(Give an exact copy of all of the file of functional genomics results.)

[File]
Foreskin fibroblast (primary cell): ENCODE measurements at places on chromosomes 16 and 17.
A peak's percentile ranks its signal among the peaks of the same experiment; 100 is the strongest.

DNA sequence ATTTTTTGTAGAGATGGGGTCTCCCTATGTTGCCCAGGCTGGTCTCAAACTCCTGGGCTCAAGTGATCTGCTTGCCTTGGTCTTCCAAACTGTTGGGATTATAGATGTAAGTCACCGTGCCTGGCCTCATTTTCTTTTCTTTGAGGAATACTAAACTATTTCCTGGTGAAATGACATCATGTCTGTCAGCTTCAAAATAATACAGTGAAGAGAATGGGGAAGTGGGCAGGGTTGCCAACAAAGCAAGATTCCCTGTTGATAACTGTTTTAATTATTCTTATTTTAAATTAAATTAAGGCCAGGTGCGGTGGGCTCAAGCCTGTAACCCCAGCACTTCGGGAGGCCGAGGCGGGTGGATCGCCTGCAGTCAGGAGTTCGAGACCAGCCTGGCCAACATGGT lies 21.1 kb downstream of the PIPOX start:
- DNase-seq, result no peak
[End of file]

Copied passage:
Foreskin fibroblast (primary cell): ENCODE measurements at places on chromosomes 16 and 17.
A peak's percentile ranks its signal among the peaks of the same experiment; 100 is the strongest.

DNA sequence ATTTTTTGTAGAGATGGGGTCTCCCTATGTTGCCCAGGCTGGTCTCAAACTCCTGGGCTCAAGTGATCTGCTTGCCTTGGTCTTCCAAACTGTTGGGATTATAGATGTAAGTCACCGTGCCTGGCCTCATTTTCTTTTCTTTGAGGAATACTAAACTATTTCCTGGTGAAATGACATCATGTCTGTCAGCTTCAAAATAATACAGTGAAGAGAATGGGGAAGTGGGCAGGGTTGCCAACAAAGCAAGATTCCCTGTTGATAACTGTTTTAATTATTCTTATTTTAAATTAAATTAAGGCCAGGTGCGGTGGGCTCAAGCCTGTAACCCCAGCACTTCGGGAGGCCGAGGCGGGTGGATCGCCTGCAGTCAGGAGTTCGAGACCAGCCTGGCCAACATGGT lies 21.1 kb downstream of the PIPOX start:
- DNase-seq, result no peak